Welcome to our news and blogs. Here you’ll find the latest developments and insights from across our four longitudinal studies.
New data from the Age 46 Sweep of the 1970 British Cohort Study (BCS70) are now available for researchers to download from the UK Data Service.
Over the years, men who waited until their mid-20s to have their first child tended to report the best health in middle age, compared to those who started a family earlier. But, more recently, those who delayed fatherhood until their mid-30s appeared to be the healthiest in midlife.
Children whose mothers smoked during pregnancy are not born predisposed to smoking through absorbing nicotine in the womb, a study has found.
New research suggests that privilege doesn’t protect ethnic minority children from gaining weight in the same way as it does their White peers.
Millennium Cohort Study findings have provided evidence for The Children’s Society’s eighth annual Good Childhood Report, which examines the state of children’s wellbeing across the UK.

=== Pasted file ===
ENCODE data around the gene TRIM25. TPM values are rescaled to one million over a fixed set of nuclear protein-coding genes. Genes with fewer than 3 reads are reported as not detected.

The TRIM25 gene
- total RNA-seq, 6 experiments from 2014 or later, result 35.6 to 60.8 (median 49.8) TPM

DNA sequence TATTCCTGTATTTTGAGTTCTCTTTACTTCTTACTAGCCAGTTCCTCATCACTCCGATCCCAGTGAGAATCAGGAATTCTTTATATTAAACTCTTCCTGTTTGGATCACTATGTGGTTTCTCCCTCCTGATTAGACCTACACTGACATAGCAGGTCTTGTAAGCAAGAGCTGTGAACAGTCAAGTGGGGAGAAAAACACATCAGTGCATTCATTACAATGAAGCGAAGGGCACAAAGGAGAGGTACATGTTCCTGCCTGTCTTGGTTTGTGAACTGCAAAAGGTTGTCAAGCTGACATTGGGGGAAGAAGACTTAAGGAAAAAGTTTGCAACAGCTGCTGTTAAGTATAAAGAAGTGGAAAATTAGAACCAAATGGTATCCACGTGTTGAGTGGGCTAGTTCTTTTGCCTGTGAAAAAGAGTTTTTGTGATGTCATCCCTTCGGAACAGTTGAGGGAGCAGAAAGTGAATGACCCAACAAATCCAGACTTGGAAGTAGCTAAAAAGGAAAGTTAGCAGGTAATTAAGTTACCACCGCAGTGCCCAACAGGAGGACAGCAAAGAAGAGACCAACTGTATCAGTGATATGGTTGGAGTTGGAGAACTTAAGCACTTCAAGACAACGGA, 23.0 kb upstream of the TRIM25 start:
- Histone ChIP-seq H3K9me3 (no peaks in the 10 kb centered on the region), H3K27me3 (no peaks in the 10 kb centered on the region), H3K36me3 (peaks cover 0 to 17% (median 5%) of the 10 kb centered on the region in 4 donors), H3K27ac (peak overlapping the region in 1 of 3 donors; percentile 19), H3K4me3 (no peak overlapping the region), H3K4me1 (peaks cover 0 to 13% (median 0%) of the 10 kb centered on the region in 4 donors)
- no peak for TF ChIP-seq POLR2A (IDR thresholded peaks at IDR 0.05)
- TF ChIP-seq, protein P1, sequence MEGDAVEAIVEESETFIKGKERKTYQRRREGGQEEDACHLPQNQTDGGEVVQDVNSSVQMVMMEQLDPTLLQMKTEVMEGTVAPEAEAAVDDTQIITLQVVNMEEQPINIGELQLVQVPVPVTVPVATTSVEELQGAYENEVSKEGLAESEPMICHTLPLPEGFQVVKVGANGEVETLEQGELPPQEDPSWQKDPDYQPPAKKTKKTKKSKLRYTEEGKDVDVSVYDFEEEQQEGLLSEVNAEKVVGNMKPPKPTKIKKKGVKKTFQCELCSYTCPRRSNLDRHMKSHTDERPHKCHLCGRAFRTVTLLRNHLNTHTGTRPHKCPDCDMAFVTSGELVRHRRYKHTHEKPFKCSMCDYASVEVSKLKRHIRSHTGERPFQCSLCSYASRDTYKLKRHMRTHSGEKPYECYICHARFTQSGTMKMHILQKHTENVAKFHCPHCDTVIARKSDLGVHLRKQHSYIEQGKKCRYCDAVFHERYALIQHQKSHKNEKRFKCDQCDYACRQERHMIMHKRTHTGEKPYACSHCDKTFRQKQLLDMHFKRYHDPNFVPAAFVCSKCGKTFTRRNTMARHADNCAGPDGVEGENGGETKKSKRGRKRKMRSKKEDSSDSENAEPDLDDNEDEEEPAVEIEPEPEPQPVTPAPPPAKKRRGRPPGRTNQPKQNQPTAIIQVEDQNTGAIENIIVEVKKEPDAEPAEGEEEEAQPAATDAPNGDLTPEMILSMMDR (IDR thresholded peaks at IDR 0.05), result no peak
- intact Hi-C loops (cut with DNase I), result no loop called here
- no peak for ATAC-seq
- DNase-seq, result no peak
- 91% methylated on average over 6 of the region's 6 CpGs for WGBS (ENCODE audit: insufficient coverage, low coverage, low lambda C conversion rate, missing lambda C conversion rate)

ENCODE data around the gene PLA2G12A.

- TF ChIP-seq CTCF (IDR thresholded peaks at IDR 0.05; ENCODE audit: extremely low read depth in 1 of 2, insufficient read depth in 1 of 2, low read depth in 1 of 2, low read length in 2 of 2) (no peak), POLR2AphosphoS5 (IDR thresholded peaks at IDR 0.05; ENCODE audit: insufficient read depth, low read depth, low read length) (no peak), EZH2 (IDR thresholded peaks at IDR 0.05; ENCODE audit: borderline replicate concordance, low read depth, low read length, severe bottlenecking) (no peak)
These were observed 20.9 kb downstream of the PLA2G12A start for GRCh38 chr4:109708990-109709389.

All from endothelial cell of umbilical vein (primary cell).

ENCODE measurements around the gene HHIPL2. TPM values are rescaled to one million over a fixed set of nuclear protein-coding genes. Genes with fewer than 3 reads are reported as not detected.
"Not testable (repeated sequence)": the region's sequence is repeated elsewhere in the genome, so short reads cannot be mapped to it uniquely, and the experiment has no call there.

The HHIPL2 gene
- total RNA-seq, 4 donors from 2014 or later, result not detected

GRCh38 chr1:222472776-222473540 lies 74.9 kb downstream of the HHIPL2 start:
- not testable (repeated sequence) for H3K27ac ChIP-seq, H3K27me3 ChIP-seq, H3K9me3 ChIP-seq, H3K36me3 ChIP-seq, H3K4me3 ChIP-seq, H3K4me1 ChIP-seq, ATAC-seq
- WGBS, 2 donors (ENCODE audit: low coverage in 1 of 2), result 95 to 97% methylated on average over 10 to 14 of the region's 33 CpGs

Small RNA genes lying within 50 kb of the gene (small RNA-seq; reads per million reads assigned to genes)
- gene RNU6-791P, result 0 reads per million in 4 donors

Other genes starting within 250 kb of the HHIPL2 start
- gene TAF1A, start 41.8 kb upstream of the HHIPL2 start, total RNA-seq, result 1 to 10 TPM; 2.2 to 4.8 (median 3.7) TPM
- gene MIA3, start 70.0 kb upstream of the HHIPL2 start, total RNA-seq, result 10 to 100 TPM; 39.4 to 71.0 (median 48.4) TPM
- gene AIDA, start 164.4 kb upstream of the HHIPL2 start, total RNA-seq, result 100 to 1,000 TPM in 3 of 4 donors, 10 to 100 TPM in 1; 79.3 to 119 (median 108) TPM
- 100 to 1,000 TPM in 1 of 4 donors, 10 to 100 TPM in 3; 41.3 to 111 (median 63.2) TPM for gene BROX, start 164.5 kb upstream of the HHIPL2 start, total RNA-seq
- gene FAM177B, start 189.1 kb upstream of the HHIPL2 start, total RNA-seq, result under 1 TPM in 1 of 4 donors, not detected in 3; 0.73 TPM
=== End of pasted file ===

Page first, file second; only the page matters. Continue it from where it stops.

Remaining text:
Professor Alice Sullivan gave her inaugural professorial lecture at the UCL Institute of Education earlier this summer, summarising the highlights of her academic career so far. This blog outlines her presentation.
Children with autism are at greater risk of being bullied by both their siblings and their peers, compared to those without autism.
Are boys more sensitive to the state of the local job market when choosing their GCSE subjects? And why are migrant and ethnic minority mothers at increased risk of mental ill health? Researchers have been using CLS study data to tackle these and other key questions.
Children who experience a family break-up are more likely to become overweight or obese than those living with both parents, according to a new study.
Being born early is no barrier to children and adolescents participating in organised sports and playing with friends, according to new research.
Is screen time really behind the rise in teenage mental health problems? How is the ‘sandwich generation’ faring as they care for their ageing parents and their children and grandchildren? Researchers have been using CLS study data to tackle these and other key questions.
Children who get on with their peers are more able to cope with stressful events in mid-life, new findings show.
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